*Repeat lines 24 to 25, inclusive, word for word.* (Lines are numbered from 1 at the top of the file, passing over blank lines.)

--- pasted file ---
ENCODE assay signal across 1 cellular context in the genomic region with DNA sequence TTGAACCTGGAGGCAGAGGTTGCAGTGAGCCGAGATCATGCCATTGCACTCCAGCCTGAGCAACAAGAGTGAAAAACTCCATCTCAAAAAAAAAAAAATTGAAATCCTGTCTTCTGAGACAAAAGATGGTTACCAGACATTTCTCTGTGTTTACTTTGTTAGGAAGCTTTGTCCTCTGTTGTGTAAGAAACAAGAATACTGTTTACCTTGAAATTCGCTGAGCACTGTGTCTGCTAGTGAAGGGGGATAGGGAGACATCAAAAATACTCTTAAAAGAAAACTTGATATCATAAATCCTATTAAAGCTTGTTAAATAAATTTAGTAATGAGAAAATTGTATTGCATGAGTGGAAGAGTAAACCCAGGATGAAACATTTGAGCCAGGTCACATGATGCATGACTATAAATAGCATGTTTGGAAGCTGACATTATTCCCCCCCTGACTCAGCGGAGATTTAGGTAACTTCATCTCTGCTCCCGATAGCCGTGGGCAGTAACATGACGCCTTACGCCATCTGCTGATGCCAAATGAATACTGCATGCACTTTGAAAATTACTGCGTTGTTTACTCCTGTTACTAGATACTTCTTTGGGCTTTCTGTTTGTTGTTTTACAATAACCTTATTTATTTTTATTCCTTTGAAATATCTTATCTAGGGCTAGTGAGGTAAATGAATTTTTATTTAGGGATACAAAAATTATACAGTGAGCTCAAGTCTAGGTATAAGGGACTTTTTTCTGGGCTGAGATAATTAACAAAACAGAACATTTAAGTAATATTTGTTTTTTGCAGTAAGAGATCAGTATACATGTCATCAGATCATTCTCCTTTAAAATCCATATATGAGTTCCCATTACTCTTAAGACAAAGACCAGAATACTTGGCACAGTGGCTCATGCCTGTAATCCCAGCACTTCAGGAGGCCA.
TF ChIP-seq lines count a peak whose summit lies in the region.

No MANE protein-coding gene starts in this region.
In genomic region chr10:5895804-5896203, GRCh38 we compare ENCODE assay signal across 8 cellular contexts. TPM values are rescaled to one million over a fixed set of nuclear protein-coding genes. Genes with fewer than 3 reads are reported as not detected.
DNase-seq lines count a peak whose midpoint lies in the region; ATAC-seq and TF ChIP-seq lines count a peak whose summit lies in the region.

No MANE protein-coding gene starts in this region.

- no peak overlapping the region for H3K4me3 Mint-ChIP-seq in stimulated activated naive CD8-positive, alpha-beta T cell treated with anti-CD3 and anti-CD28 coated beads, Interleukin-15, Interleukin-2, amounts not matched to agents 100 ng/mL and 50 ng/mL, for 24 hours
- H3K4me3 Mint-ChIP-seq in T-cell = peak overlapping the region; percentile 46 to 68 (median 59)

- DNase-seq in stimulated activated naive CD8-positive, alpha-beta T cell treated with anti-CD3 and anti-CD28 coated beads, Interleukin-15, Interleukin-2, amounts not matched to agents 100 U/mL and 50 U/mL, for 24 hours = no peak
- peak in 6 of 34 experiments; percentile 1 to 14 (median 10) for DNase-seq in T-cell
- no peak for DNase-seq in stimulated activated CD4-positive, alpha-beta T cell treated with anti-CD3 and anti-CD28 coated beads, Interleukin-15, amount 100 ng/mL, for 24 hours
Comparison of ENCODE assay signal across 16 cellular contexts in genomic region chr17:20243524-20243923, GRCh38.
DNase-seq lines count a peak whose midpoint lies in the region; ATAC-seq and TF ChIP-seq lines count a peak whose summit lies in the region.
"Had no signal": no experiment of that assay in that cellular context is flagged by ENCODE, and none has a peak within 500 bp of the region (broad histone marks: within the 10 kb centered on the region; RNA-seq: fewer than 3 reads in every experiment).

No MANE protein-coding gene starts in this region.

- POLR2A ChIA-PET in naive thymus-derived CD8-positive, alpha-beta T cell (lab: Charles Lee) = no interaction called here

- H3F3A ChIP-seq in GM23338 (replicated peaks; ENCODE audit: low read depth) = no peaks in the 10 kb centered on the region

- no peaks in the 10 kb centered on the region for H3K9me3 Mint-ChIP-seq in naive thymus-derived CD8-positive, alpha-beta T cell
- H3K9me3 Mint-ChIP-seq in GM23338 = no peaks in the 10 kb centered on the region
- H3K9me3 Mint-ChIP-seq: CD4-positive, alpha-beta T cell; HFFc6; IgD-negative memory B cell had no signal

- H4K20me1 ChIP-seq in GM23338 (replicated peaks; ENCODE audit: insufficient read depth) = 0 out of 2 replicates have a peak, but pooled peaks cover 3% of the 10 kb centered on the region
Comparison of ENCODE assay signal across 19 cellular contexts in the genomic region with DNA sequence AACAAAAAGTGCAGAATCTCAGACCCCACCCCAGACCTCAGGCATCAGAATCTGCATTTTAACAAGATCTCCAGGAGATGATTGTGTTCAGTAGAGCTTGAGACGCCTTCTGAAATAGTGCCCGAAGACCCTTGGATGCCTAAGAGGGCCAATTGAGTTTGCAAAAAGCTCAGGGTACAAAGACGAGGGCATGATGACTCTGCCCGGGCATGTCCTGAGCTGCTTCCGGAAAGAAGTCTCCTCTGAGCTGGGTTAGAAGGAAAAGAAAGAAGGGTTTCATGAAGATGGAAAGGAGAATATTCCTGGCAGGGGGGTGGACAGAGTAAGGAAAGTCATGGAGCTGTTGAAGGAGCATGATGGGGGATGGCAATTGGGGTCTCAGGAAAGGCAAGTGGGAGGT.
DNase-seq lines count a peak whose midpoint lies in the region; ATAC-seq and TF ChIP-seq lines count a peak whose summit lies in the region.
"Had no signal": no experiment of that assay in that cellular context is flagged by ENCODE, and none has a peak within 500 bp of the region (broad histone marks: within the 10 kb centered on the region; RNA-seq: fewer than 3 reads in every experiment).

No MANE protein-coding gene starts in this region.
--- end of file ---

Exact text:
"Had no signal": no experiment of that assay in that cellular context is flagged by ENCODE, and none has a peak within 500 bp of the region (broad histone marks: within the 10 kb centered on the region; RNA-seq: fewer than 3 reads in every experiment).

No MANE protein-coding gene starts in this region.